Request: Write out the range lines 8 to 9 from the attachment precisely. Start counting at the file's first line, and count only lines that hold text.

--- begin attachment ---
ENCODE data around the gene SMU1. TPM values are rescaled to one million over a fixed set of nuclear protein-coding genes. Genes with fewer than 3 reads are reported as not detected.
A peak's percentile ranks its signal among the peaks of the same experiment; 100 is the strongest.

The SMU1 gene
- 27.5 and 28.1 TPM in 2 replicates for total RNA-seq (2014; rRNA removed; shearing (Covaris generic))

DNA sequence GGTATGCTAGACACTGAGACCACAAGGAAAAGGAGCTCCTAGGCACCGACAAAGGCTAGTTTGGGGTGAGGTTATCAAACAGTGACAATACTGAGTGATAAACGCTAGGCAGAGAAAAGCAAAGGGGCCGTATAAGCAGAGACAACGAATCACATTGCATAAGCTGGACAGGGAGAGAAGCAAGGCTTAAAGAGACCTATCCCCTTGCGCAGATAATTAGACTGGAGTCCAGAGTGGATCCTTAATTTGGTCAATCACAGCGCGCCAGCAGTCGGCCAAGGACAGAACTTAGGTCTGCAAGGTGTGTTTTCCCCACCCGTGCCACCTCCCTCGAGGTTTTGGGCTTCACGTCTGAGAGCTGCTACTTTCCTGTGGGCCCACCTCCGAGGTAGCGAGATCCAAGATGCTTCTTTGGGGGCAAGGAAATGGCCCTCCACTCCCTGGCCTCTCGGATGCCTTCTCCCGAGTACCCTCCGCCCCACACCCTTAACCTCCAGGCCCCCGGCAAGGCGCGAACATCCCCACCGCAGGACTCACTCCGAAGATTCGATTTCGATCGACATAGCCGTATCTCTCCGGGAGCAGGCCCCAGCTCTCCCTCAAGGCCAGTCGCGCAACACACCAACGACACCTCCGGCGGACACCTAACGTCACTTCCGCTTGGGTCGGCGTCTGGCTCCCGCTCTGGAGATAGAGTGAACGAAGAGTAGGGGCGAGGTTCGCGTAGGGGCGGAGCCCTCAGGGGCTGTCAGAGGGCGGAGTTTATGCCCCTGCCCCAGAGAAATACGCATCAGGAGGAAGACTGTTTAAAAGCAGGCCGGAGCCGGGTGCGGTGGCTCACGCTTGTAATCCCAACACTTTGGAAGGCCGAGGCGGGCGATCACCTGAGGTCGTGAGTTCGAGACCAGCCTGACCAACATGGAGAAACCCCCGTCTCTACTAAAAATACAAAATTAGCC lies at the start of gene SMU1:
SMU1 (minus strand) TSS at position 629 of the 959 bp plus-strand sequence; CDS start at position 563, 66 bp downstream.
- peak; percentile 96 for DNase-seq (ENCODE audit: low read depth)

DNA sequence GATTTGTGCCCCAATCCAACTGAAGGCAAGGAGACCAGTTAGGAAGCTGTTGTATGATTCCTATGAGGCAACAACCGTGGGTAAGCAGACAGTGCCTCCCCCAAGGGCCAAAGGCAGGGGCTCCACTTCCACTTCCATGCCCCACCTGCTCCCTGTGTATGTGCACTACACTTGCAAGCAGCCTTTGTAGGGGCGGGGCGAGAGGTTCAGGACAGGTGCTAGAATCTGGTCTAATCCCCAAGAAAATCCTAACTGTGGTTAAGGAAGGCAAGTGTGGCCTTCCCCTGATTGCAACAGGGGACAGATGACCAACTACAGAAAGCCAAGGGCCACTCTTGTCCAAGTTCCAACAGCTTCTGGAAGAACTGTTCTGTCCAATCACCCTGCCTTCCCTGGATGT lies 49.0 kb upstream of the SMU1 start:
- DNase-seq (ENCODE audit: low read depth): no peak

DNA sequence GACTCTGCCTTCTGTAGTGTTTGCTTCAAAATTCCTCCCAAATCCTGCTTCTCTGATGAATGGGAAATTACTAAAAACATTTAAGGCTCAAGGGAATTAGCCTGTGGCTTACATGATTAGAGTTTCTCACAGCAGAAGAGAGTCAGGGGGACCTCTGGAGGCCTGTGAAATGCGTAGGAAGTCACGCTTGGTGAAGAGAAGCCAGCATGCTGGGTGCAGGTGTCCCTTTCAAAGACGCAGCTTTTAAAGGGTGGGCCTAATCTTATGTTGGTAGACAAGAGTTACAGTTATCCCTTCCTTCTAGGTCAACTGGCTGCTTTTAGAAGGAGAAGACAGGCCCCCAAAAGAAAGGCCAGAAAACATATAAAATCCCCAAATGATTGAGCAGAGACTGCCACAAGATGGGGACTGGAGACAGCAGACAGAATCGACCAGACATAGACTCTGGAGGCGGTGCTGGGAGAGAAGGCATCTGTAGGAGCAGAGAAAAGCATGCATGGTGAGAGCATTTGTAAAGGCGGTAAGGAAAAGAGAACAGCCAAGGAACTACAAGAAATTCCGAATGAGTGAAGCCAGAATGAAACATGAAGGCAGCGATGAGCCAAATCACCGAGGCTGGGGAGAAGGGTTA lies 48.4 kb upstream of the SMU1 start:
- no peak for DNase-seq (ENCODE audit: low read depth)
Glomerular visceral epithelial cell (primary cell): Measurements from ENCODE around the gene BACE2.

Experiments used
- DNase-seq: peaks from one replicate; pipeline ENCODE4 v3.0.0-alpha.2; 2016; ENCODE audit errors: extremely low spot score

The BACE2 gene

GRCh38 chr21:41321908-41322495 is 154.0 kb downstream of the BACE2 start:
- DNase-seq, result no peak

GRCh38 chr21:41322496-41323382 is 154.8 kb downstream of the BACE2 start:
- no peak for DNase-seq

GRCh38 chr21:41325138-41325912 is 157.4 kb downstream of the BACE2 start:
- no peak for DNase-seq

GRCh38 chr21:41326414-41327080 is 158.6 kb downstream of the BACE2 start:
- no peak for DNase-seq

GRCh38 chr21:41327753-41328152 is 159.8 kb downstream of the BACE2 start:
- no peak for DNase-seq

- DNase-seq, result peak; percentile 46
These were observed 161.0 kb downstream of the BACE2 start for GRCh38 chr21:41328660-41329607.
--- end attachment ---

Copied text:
DNA sequence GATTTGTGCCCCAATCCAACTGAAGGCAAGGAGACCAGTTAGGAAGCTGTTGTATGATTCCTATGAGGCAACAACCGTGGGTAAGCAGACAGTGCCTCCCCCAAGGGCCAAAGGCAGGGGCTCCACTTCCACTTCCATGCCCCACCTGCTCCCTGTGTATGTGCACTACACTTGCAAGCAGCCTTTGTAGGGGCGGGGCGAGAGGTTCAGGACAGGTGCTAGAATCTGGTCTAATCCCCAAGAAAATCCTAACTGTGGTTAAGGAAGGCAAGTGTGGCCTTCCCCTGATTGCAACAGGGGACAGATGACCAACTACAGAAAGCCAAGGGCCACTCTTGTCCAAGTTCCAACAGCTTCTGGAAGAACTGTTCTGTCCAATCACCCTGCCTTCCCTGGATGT lies 49.0 kb upstream of the SMU1 start:
- DNase-seq (ENCODE audit: low read depth): no peak